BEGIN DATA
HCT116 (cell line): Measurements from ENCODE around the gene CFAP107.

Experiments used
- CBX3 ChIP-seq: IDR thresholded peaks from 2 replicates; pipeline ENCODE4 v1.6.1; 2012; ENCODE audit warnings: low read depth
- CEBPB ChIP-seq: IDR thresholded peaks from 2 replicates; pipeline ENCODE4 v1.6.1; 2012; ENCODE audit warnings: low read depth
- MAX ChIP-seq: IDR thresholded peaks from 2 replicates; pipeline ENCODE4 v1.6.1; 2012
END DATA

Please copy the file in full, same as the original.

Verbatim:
HCT116 (cell line): Measurements from ENCODE around the gene CFAP107.

Experiments used
- CBX3 ChIP-seq: IDR thresholded peaks from 2 replicates; pipeline ENCODE4 v1.6.1; 2012; ENCODE audit warnings: low read depth
- CEBPB ChIP-seq: IDR thresholded peaks from 2 replicates; pipeline ENCODE4 v1.6.1; 2012; ENCODE audit warnings: low read depth
- MAX ChIP-seq: IDR thresholded peaks from 2 replicates; pipeline ENCODE4 v1.6.1; 2012